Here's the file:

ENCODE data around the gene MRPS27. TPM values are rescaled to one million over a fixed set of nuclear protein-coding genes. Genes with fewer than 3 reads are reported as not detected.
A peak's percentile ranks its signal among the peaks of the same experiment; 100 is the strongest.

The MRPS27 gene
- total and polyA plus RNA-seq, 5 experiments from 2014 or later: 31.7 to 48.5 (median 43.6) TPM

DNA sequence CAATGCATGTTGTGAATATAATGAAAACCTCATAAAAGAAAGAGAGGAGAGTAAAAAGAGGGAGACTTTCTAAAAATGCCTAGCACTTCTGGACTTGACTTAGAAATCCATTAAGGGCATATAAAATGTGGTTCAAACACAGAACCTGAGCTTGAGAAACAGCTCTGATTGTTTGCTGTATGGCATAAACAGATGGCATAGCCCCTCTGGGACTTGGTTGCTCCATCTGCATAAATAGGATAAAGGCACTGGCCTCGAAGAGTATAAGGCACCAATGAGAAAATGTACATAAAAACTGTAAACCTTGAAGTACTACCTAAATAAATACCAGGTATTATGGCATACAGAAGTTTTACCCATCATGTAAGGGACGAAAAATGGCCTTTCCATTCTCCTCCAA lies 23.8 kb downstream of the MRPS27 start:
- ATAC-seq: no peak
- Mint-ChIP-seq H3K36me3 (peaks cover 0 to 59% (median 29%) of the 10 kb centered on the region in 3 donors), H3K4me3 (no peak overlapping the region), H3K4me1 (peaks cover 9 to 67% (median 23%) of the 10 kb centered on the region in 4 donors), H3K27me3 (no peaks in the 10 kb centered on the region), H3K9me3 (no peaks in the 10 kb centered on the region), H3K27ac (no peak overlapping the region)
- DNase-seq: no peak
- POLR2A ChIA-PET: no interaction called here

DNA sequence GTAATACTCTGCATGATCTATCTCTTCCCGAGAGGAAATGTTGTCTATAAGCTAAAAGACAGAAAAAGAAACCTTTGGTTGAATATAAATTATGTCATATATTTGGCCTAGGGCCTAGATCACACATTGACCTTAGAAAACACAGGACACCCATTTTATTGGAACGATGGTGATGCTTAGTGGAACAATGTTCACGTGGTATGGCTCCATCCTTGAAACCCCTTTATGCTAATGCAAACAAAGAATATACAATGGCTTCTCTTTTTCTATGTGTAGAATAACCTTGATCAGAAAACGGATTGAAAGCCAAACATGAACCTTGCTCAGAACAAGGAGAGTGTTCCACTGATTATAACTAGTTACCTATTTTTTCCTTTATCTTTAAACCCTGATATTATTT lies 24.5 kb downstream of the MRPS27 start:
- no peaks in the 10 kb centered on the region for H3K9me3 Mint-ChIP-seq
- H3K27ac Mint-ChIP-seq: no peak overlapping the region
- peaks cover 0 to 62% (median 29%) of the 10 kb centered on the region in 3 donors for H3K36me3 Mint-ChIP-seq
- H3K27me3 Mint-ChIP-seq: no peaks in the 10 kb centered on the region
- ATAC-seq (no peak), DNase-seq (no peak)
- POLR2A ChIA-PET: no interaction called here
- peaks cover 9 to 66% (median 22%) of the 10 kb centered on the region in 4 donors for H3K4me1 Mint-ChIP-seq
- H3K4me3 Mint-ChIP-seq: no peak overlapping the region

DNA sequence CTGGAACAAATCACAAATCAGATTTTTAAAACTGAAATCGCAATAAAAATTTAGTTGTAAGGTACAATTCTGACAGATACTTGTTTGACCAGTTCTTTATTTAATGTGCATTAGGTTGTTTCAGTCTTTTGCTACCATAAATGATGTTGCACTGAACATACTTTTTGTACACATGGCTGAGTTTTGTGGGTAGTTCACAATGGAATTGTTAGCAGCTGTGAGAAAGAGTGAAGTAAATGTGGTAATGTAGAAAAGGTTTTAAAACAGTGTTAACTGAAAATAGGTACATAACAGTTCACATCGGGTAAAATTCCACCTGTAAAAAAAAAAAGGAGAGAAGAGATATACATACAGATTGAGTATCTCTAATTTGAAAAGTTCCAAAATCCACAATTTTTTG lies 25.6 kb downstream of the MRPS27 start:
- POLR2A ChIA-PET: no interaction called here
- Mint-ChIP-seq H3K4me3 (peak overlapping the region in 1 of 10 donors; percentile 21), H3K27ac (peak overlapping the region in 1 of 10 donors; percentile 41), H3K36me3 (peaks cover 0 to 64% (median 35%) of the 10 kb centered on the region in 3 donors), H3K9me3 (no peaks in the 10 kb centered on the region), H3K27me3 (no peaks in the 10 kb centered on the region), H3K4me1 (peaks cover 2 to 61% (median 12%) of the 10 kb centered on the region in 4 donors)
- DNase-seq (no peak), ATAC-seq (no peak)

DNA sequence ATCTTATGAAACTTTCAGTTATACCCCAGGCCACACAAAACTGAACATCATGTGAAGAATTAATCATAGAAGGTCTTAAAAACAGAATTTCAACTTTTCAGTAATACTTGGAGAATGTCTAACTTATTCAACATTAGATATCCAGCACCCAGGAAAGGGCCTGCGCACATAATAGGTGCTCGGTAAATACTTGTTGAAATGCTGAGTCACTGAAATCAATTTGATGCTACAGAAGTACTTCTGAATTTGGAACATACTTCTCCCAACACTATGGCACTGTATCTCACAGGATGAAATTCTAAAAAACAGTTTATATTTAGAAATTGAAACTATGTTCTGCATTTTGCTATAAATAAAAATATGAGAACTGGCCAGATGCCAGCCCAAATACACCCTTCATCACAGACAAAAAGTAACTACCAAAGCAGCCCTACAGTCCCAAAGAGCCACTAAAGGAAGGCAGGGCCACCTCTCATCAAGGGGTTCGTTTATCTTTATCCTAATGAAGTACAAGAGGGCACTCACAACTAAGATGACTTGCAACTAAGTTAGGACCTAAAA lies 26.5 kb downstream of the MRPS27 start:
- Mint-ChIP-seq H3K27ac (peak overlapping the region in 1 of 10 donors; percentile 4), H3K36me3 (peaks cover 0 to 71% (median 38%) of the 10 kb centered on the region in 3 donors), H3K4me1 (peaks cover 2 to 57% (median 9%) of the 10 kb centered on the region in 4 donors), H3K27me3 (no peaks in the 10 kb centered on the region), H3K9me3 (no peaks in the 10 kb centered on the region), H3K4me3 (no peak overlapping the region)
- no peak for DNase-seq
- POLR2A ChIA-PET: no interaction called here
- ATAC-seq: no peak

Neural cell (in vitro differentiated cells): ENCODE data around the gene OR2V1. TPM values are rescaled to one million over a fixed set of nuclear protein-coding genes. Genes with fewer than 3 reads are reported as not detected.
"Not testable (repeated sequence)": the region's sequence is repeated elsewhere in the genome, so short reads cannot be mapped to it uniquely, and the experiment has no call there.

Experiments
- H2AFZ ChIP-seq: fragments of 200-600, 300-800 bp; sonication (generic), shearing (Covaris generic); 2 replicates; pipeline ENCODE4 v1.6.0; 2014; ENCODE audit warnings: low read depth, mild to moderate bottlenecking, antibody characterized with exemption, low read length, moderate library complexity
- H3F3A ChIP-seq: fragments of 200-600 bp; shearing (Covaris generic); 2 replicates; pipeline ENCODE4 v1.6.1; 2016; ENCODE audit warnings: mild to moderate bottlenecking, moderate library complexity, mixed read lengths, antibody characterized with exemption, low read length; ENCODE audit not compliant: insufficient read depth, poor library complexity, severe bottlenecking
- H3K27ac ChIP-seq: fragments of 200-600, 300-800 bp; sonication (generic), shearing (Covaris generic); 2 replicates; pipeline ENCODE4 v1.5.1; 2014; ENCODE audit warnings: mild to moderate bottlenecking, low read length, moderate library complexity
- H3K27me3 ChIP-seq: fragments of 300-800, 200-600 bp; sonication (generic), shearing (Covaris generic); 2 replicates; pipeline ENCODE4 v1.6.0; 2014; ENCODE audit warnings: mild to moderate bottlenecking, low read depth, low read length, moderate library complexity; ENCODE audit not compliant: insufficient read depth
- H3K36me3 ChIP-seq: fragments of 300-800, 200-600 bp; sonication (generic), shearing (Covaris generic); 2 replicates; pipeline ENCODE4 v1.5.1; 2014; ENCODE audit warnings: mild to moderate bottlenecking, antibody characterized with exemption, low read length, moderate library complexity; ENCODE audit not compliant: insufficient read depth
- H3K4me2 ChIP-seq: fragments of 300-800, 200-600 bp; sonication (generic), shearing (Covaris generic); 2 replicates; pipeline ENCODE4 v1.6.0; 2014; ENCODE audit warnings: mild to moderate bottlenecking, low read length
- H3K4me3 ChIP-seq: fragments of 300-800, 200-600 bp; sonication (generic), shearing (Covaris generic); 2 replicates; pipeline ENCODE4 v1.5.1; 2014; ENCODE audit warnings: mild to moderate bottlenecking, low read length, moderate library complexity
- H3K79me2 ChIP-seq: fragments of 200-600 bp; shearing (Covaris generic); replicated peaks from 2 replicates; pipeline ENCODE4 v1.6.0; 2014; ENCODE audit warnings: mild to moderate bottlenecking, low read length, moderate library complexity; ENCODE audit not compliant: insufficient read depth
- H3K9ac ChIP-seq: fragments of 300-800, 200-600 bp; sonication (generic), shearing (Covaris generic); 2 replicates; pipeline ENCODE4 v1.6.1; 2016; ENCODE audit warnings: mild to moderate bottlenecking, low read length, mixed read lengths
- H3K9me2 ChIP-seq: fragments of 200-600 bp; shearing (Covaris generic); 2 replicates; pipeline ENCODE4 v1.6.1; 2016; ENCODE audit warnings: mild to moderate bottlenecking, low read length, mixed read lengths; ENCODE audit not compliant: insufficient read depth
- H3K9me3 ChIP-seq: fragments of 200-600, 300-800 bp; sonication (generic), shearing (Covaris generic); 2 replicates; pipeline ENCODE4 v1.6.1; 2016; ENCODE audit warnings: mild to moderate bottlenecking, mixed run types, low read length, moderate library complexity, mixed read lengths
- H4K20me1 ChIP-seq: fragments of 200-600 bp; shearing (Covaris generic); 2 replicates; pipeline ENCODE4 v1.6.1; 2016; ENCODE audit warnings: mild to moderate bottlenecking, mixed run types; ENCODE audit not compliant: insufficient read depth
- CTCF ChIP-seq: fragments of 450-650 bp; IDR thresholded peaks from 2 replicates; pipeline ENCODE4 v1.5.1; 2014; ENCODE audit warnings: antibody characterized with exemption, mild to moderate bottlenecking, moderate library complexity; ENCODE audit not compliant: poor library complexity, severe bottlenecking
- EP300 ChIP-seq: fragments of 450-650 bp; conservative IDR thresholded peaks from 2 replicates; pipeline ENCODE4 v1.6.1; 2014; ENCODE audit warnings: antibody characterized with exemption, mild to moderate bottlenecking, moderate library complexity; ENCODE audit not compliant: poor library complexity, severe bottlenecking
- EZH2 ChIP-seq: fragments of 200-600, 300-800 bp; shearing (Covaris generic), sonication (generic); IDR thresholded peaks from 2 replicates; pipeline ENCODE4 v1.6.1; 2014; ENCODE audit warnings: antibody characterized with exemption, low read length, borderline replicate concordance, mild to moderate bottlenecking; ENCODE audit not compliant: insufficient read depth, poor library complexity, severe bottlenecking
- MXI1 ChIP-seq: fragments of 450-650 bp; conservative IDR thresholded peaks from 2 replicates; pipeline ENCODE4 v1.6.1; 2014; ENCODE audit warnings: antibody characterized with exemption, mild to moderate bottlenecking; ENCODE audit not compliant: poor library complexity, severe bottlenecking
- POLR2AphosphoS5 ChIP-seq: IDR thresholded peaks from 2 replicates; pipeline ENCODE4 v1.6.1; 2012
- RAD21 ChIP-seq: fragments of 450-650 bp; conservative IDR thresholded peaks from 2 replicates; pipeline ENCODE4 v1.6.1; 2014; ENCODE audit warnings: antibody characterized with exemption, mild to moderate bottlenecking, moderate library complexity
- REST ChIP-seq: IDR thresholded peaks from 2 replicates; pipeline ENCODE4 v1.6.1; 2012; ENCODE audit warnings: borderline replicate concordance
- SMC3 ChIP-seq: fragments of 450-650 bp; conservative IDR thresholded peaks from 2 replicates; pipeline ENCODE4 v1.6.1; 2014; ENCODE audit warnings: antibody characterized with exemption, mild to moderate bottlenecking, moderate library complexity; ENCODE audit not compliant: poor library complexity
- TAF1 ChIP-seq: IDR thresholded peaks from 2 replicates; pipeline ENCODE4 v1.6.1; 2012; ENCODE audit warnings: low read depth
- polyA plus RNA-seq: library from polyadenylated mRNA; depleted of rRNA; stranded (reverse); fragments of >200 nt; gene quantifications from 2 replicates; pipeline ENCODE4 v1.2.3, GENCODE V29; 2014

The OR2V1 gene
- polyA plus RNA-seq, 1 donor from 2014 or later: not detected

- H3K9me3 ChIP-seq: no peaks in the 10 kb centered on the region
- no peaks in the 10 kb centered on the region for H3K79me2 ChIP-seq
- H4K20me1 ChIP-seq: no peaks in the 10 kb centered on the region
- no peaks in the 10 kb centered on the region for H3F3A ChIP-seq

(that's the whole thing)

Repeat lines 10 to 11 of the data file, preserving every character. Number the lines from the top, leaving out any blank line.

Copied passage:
DNA sequence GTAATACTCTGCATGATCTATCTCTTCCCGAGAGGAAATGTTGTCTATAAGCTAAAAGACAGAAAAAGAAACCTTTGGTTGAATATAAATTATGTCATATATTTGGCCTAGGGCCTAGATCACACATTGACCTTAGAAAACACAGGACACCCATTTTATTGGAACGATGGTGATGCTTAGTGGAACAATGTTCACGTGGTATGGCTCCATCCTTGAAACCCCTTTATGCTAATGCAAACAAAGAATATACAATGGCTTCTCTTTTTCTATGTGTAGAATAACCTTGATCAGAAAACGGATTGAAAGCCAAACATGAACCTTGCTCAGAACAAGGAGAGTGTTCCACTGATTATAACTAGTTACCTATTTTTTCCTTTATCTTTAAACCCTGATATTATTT lies 24.5 kb downstream of the MRPS27 start:
- no peaks in the 10 kb centered on the region for H3K9me3 Mint-ChIP-seq